Shoreditch is home to street art, trendy coffee shops and a wide range of restaurants and bars. It is an up-and- coming area for the younger generation, as new developments are both trendy and modern.
There are many myths surrounding the name Shoreditch and the formation of this particular area of London. The most common belief held by historians is that the name Shoreditch is derived from a body of marshland water in the area, which explains why it was previously known as ‘Soersditch’ or ‘Sewer’s Ditch’.
Others believe the name originated from Jane Shore, a famous mistress of King Edward IV. Legend has it her body is buried in a ditch within the area.
In the present era, Shoreditch is home to a variety of street art, trendy coffee shops and a wide range of restaurants and bars. It is an up-and-coming area for the younger generation, as the new developments are both trendy and modern, presenting a welcoming and creative ambiance in the area. Shoreditch also has many efficient transport options; residents can easily commute around the capital without confining themselves to the area.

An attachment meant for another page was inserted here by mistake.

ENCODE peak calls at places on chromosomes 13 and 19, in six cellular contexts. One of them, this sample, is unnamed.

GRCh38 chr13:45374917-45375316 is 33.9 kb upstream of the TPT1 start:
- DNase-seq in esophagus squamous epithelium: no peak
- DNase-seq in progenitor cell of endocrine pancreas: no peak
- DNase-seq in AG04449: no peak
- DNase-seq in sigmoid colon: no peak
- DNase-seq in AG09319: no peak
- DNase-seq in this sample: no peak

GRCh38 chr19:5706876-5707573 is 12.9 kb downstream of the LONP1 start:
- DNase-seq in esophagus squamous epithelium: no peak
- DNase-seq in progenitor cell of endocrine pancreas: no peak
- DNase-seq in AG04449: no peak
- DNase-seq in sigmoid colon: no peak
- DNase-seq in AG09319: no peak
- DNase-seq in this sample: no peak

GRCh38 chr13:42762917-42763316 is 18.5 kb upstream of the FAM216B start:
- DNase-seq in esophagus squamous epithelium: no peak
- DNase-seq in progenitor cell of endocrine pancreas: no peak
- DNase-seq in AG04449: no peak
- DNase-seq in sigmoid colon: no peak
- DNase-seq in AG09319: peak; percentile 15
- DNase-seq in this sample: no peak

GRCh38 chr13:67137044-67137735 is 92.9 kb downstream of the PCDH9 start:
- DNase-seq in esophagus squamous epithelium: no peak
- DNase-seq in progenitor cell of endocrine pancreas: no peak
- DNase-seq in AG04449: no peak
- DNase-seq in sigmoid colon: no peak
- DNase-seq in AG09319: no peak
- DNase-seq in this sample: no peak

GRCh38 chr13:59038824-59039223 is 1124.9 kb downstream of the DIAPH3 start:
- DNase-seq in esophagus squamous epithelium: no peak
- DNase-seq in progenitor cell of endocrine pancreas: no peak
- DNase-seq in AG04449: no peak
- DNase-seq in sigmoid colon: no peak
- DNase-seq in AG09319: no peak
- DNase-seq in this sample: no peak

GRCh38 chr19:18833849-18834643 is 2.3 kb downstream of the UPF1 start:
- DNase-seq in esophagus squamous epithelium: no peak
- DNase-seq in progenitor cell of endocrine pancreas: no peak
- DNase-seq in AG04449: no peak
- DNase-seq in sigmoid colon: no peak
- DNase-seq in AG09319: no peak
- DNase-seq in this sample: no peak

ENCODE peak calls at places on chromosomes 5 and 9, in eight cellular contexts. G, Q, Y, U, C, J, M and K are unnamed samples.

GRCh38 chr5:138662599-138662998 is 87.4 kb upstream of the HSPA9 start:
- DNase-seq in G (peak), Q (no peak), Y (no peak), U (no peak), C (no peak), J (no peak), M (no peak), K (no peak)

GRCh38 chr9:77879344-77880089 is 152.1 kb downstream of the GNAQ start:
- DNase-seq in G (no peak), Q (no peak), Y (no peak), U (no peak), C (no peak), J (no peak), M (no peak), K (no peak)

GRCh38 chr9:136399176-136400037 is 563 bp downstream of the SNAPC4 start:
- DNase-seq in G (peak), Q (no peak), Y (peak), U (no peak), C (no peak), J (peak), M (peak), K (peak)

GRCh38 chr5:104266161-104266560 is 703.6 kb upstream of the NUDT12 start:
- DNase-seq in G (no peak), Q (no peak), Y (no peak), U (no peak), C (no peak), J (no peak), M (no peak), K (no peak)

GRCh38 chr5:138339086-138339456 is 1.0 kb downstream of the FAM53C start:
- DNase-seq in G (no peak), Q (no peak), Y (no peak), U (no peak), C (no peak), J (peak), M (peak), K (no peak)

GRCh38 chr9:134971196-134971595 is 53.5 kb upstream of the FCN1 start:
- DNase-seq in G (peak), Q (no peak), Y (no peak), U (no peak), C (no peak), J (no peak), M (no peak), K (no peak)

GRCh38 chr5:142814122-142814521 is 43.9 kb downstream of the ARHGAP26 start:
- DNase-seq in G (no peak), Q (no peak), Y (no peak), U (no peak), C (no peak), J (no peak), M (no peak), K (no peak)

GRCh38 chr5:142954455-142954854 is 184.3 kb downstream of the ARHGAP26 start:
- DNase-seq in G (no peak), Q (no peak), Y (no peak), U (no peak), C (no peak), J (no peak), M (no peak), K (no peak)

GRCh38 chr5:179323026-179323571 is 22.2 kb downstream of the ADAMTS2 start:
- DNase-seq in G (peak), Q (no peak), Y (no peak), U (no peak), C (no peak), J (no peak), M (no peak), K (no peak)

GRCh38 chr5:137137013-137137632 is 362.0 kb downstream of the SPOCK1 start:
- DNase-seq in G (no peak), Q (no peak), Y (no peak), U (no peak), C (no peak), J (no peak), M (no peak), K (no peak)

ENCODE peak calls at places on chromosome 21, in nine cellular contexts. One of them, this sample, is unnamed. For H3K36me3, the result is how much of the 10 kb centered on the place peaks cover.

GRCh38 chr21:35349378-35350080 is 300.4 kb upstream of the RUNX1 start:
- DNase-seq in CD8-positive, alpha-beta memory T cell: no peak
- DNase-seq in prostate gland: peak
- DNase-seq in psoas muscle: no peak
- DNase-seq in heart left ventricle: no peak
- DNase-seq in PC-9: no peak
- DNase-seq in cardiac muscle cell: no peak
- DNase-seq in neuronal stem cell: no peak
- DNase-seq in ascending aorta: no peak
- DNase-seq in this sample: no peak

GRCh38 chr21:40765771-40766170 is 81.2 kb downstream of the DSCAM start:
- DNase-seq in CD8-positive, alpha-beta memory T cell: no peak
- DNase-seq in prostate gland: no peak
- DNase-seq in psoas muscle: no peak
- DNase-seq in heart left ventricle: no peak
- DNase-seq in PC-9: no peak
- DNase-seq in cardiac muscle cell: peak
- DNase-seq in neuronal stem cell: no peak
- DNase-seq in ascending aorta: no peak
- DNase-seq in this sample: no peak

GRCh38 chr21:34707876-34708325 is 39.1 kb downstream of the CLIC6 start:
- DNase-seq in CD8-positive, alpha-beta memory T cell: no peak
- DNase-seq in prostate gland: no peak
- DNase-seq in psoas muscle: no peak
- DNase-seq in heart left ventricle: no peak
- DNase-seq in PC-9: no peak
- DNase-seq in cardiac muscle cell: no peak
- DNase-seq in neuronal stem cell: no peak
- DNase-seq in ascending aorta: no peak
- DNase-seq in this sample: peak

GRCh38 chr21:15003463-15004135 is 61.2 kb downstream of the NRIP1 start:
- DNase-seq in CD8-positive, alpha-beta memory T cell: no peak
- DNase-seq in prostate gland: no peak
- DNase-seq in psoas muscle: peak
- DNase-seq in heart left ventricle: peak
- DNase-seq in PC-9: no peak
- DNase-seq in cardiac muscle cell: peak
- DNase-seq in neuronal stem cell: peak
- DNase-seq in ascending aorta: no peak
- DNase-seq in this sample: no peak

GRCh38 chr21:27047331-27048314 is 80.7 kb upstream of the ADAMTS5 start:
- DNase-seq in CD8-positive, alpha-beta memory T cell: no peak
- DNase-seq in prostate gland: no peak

One of the most famous landmarks within Shoreditch is Brick Lane, where many of the colourful street art and trendy shops are located. This is also where the Huguenots, Jewish and Irish communities resided after immigrating to London.
The Huguenots fled to Brick Lane after being driven out of France in the 17th century, while Jews flocked here after escaping Russian persecution in the 19th century, along with the Irish who came to this part of London in search of work.
Pictured here is an artist in the act of creating one of the many artworks that make Brick Lane such a tourist hotspot.